I, Tokyo

I came to Tokyo for the first time in the spring of 2006. My girlfriend Sara had got a job there, and so I decided to move with her to explore the city in which she had grown up. It was a society I had never experienced before, one which I had little knowledge of and to which I had no real sense of relationship.

Initially, I felt invisible. Each day I would walk the streets without anyone making eye contact with me. Everyone seemed to be heading somewhere - it was as if they had no need of communication. Most mornings I would take the Chuo line from Nakano to Shinjuku, and even though the train would be packed with salary-men and school girls in uniform, I rarely heard a word being spoken.

Though Tokyo and its people seemed unreachable, I felt drawn to the tight and confined reality of the metropolis. My feeling of isolation and loneliness was overwhelming - it was something I had to find a way to change. And so I began taking my pocket camera out with me on the streets and in the parks. Rather than focusing on the impressively tall buildings and the eternal swarm of people, I began searching for the narrow paths and the individual human presence in a city that felt both attractive and repulsive at the same time. I wanted to meet the people, to get involved in the city, to make Tokyo mine.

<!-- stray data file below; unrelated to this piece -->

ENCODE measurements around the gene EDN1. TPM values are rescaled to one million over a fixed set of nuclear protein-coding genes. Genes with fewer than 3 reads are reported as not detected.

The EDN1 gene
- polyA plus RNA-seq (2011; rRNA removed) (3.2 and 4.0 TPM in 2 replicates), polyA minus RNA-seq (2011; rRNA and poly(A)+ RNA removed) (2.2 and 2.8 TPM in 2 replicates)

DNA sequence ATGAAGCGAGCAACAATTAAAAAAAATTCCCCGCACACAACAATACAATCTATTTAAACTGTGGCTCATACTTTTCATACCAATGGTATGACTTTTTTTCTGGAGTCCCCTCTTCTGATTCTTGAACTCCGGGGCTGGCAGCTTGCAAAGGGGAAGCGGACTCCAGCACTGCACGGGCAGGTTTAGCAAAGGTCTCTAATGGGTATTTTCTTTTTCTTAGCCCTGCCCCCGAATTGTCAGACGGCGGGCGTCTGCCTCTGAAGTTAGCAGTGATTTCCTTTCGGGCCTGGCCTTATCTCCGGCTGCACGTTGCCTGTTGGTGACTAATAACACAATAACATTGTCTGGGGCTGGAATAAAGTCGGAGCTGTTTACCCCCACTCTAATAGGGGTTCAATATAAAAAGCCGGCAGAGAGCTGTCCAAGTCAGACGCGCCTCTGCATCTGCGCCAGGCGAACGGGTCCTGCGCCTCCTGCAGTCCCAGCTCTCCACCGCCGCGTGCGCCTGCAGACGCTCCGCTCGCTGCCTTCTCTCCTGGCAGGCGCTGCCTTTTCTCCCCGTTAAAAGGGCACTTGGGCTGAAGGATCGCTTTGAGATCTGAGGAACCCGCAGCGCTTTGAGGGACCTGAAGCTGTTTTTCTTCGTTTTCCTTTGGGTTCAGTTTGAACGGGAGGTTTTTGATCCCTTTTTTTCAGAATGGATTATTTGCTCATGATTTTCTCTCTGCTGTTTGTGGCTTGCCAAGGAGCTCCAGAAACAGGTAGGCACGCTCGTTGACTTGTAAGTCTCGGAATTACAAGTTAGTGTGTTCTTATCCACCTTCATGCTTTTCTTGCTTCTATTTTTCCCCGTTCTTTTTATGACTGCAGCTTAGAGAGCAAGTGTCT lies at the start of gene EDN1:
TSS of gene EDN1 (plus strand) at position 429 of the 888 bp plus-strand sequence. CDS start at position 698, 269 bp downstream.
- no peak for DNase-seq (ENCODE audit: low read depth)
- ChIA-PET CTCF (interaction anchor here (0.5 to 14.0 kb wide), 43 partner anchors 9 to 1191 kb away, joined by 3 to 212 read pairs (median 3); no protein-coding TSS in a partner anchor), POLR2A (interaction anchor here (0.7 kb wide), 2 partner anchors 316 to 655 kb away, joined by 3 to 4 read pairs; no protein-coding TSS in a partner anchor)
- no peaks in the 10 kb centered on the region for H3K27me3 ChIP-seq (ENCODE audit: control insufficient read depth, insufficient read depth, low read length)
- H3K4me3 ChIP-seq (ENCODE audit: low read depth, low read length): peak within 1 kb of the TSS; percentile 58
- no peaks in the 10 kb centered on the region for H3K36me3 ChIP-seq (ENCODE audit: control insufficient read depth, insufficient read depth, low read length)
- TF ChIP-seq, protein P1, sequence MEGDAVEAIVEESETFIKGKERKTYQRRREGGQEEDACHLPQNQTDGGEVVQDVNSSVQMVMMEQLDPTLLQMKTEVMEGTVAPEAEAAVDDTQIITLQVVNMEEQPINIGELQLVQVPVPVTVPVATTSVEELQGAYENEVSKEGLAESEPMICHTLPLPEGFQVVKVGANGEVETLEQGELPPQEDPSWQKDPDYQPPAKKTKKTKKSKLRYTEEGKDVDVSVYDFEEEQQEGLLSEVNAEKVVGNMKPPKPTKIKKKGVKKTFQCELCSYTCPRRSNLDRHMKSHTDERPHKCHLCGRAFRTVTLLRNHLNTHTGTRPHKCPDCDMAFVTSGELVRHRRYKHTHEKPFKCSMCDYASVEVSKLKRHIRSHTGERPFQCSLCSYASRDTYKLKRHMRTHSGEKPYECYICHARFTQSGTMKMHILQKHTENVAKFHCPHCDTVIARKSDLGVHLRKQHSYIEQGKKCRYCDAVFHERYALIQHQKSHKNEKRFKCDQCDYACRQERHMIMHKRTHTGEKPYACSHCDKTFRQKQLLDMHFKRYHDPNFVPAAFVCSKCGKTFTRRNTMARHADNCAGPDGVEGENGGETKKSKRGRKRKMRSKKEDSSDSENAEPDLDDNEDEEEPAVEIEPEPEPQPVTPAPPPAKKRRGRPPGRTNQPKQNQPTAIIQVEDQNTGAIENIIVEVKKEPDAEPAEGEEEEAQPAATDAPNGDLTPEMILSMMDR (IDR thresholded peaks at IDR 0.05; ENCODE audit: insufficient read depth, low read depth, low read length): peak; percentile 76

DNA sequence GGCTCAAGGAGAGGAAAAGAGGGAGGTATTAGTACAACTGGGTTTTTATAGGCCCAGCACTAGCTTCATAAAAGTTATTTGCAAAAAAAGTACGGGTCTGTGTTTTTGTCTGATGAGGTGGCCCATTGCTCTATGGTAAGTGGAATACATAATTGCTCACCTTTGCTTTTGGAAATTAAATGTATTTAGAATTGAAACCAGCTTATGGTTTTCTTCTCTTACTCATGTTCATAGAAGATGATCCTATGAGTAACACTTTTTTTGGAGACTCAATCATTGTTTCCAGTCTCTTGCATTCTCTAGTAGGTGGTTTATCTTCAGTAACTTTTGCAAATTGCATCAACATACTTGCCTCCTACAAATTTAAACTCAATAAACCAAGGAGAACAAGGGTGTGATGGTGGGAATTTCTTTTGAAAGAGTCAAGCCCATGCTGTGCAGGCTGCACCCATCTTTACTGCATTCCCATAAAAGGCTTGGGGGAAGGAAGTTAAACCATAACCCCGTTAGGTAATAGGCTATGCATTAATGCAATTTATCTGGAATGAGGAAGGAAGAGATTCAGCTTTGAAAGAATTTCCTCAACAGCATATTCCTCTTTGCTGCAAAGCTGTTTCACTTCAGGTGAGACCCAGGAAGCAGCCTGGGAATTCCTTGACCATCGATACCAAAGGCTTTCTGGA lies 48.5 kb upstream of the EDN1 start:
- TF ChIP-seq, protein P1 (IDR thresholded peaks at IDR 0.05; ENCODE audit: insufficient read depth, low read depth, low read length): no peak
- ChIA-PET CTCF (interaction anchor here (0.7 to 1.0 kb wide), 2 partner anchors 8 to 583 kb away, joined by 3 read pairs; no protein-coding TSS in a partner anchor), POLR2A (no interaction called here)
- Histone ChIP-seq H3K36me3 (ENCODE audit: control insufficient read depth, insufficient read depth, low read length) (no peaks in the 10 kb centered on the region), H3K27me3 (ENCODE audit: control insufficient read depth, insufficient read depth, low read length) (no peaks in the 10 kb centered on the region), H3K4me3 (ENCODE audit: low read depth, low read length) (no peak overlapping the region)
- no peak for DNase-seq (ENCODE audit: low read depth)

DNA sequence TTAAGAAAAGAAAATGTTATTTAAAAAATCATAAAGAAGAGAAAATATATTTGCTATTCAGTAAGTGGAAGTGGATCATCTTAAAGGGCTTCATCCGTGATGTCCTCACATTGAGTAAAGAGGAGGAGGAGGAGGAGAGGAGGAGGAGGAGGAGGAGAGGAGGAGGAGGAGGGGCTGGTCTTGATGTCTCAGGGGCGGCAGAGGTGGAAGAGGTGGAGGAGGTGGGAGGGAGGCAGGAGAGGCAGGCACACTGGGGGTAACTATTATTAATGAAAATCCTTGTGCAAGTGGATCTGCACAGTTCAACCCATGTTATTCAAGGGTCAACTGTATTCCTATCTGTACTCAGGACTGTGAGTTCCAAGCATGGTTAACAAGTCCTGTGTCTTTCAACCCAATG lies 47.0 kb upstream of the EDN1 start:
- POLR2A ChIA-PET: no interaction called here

The pictures in this series are a recording of what I saw and the people I met during these 18 months.

In my attempt to try to understand Tokyo and its people, I found myself returning to the same streets and parks again and again. There were certain areas in Shinjuku and Yoyogi Park that always captured my interest and inevitably they became the places that I felt closest to. I think that it was meeting the people there, on a one to one basis that helped to give me a better impression of what it means to be a part of Tokyo today.

Some of those I photographed became my friends, others I shared only a short moment with. The pictures are something that grew from these meetings - pictures I took out of curiosity, and to help me remember how I felt that day, my experience of the city. When I photographed I tried to work by instinct as much as possible so as to connect and involve myself with the places I visited and the people I met. Taking snapshots supports the feeling of something unpredictable and playful. I believe it is when pictures are unconsidered and irrational that they come to life; that they evolve from showing to being.

Jacob Aue Sobol